Why I lie to my friends and family about miles and points

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You know those emails with all-caps subject lines like “I MAKE $17,800 PER WEEK FROM HOME — AND YOU CAN TOO!” — or — “CONGRATULATIONS! THE PRINCE OF NIGERIA HAS CHOSEN YOU FOR A MULTI-MILLION DOLLAR INVESTMENT OPPORTUNITY!”

Nobody reads those. Nobody opens them. When you’re presented an impossibly high dollar amount for seemingly no effort, deafening alarm bells chime between the ears.

As a miles and points addict, the stories I regale about previous trips are met with equal skepticism. One of my first award flights was to the Philippines for 40,000 United Airlines miles. When I first told a friend that I flew to Asia for $5.60 each way, they were the opposite of impressed — they actually asked if my methods were legal. Everyone knows there’s no such thing as a free lunch.

Earning and burning miles and points with the best travel credit cards are as close as you can get to a free lunch, though. So for the good of my loved ones, to help them achieve their travel goals, I lie — in the opposite direction. I underrate the value of miles and points to something more believable, so they’ll actually open the cards.

If you’re new to the hobby, I’ll show you what I mean.

Miles and points can mean $10,000+ first class tickets for free. Wait, come back!! (Photo by Maxene Huiyu/Shutterstock)

Miles and points sweet spots are so good that they sound like a spam email

Somewhere out there, a scientist has successfully developed a brain-enhancement pill, but nobody will ever give it a shot because of all the spam emails that have preceded it.

Such is the life of a miles and points hobbyist. We can’t help but proselytize to everyone we encounter about how they can get tens of thousands of dollars in free travel just by earning the welcome bonuses from the best travel credit cards. In my experience, this information is received with overwhelming skepticism. The payoff to effort ratio is so astronomical that I’ve learned to downplay everything, because it really can sound like a scam.

Example: The Ink Business Cash® Credit Card comes with $750 (75,000 Chase points) after spending $7,500 in the first three months of account opening.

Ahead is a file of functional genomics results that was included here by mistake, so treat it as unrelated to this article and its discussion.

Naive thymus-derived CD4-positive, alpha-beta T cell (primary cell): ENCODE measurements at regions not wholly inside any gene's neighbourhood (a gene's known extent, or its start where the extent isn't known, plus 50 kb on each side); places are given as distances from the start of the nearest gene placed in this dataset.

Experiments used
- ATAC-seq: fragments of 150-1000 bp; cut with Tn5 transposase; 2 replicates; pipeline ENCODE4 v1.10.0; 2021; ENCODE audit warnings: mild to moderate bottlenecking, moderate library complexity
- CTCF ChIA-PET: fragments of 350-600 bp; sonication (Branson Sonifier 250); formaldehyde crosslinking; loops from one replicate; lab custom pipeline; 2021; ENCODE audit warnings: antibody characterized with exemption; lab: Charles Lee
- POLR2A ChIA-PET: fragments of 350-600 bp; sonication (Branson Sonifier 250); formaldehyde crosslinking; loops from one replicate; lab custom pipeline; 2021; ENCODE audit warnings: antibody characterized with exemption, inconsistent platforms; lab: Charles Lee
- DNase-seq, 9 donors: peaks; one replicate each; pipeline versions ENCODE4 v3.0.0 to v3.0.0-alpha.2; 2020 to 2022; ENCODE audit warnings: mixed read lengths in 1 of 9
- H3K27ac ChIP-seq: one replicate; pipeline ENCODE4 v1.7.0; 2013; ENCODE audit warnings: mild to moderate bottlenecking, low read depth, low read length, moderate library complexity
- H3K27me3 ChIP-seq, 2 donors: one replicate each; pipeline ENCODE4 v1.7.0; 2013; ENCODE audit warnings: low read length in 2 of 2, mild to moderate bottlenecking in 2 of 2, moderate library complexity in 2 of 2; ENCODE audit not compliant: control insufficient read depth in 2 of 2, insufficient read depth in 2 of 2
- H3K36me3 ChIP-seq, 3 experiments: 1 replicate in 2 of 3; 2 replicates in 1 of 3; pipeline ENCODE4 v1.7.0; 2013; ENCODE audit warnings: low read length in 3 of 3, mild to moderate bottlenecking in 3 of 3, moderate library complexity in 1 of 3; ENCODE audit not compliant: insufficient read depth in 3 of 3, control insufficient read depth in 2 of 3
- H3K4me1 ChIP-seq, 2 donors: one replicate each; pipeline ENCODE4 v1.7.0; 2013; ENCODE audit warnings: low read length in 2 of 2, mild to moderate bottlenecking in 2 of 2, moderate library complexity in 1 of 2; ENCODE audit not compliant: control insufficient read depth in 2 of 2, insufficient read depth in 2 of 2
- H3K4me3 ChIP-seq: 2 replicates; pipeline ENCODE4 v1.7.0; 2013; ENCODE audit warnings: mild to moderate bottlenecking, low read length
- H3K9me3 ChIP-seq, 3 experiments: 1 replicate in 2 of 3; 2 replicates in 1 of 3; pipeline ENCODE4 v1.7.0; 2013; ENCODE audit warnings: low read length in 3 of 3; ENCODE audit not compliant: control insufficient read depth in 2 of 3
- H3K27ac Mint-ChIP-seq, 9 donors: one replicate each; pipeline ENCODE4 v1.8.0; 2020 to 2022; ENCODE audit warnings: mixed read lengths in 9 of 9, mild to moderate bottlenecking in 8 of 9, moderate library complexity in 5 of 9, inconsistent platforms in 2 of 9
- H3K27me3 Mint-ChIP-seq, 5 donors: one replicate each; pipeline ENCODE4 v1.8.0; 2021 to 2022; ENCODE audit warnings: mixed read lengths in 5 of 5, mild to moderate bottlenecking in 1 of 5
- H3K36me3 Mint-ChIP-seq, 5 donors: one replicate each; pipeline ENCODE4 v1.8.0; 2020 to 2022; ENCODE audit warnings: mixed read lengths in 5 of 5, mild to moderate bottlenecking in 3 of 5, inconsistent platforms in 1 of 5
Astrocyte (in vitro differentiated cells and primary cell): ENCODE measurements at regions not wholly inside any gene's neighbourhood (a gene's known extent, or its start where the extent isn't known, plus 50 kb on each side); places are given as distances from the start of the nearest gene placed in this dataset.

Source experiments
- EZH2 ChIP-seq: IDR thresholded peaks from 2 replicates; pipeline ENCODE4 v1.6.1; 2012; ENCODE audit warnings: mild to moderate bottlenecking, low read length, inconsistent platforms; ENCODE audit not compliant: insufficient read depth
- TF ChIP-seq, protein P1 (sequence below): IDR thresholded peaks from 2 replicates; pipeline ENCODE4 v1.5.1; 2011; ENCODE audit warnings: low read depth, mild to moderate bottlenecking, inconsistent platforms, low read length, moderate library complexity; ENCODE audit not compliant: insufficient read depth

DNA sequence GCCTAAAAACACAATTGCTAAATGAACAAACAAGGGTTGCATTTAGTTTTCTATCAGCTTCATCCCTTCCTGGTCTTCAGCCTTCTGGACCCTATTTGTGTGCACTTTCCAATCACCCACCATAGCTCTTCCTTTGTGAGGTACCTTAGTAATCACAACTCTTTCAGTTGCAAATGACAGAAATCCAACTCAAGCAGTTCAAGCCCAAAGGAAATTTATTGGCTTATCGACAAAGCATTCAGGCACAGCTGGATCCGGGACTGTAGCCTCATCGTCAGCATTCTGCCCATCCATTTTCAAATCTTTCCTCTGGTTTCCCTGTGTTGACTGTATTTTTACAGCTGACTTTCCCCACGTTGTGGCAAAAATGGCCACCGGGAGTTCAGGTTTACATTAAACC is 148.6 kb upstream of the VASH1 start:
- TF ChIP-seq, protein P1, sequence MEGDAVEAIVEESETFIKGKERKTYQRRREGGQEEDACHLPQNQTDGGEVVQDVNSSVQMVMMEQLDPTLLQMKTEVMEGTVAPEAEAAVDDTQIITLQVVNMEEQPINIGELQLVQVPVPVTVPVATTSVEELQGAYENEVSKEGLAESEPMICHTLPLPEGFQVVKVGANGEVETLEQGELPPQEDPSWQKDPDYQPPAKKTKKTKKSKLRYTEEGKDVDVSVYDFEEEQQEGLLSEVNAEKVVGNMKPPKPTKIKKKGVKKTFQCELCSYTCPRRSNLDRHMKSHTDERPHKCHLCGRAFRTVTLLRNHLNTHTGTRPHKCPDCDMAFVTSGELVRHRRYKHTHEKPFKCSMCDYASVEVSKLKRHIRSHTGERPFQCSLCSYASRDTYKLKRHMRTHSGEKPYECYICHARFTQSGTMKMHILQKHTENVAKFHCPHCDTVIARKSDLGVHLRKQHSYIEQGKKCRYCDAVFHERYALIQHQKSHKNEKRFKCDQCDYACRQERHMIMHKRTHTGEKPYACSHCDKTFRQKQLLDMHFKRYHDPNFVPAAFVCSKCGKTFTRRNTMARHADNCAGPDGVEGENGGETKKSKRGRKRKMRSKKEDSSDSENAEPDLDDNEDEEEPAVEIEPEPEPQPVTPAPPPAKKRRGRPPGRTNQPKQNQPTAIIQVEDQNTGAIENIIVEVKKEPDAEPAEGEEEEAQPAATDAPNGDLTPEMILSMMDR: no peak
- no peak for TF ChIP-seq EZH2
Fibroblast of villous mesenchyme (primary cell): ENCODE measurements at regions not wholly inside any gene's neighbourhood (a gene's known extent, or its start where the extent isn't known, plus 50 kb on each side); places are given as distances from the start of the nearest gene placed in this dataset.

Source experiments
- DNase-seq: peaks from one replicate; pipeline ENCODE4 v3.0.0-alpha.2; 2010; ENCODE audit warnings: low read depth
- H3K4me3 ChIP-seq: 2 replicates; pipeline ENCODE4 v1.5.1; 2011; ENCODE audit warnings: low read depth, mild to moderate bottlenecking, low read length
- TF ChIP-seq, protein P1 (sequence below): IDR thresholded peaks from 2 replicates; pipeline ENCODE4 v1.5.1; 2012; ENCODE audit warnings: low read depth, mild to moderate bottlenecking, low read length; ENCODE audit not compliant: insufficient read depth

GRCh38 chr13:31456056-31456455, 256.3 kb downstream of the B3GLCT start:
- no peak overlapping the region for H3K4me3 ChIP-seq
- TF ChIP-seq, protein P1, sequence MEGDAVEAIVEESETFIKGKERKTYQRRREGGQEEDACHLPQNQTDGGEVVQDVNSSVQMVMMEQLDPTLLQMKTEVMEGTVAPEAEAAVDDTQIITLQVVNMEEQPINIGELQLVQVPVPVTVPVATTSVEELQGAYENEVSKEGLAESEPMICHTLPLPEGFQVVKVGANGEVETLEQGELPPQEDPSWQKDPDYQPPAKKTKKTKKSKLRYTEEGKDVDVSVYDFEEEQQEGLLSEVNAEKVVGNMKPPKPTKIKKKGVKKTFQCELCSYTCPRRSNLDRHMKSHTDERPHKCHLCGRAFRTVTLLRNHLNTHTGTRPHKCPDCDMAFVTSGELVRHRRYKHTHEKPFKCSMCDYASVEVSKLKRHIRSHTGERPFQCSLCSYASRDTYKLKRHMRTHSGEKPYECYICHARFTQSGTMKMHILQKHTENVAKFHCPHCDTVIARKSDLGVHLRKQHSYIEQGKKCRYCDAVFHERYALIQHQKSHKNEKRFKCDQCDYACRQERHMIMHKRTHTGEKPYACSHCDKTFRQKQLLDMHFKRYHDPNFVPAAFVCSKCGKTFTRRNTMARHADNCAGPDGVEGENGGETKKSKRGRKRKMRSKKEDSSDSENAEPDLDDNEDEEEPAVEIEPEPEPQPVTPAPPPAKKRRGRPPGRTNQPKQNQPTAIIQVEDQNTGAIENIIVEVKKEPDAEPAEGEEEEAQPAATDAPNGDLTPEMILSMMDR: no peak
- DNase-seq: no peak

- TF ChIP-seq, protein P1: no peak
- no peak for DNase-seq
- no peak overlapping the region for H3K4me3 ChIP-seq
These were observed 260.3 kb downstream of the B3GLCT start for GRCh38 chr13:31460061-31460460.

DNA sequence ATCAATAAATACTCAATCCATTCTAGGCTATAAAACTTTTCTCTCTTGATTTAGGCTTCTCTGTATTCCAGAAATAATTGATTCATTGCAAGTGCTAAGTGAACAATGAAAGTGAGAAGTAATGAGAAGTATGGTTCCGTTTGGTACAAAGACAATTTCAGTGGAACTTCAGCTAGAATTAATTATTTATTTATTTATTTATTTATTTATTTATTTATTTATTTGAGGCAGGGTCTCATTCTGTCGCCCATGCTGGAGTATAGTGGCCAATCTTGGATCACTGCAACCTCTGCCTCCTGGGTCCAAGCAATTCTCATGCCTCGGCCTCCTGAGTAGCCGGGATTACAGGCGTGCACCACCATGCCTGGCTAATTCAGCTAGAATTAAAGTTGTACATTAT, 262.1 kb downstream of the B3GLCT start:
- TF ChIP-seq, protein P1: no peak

What I tell people the 75,000-point bonus is worth:

  1. “If you open this card, it’s basically the same as Chase cutting you a $750 check!”
  2. “Open this card and you’ll get a guaranteed two months of free groceries with this bonus. I’ll show you how to use Chase Pay Yourself Back to do it.”
  3. “Remember that family trip you were hoping to take to grandma’s? Open this card and you can book three round-trip flights to her house for free.”

What the 75,000-point bonus is actually worth:

  1. $2,500+ by transferring points to Hyatt and using them toward a three-night stay at hotels like Park Hyatt Sydney, Alila Ventana Big Sur, Park Hyatt Beaver Creek, etc. (learn how here)
  2. $2,800 by transferring points to United Airlines and using them toward a one-way lie-flat business class ticket to Europe on United Airlines (learn how here)
  3. $11,000+ by transferring points to Virgin Atlantic towards a round-trip first-class flight to Japan on ANA (learn how here)

Note: You must also have either a Chase Sapphire Preferred® Card, Chase Sapphire Reserve®, or Ink Business Preferred® Credit Card to transfer Chase points to travel partners.

I wouldn’t dream of telling a friend or family member that they’ll get $11,000 in travel by opening the no annual fee Ink Business Cash. It would undermine all credibility and earn me the label of snake oil salesman.

Don’t get me wrong — people who aren’t entrenched in the free travel hobby usually gravitate towards more “practical” things, like free groceries or cash. But they mentally check-out of the conversation when I try to tell them that one single credit card bonus can give them thousands of dollars in free travel, if they want it.

So when they ask me the payoff for opening a card, I lie.

Bottom line

The miles and points world is so dang lucrative because not a lot of people know how to play the game. Most people don’t even bother to open airline loyalty accounts! And in a world brimming with spam and scam, it’s easy to understand why the prospect of receiving thousands of free dollars to travel the world is a little farfetched.

To all you millions of rigid skeptics, thank you. Your reluctance to dive into this hobby drives airlines and hotels to keep publishing remarkable piece-of-cake deals that the rest of us will enjoy for eternity!

If you are interested in learning about free travel, subscribe to our newsletter and we’ll hold your hand through the entire process. You’ll be a miles and points pro in no time — trust me, it’s worth the effort.

Joseph Hostetler is a full-time writer for Million Mile Secrets, covering miles and points tips and tricks, as well as helpful travel-related news and deals. He has also authored and edited for The Points Guy.

Editorial Note: We're the Million Mile Secrets team. And we're proud of our content, opinions and analysis, and of our reader's comments. These haven’t been reviewed, approved or endorsed by any of the airlines, hotels, or credit card issuers which we often write about. And that’s just how we like it! :)

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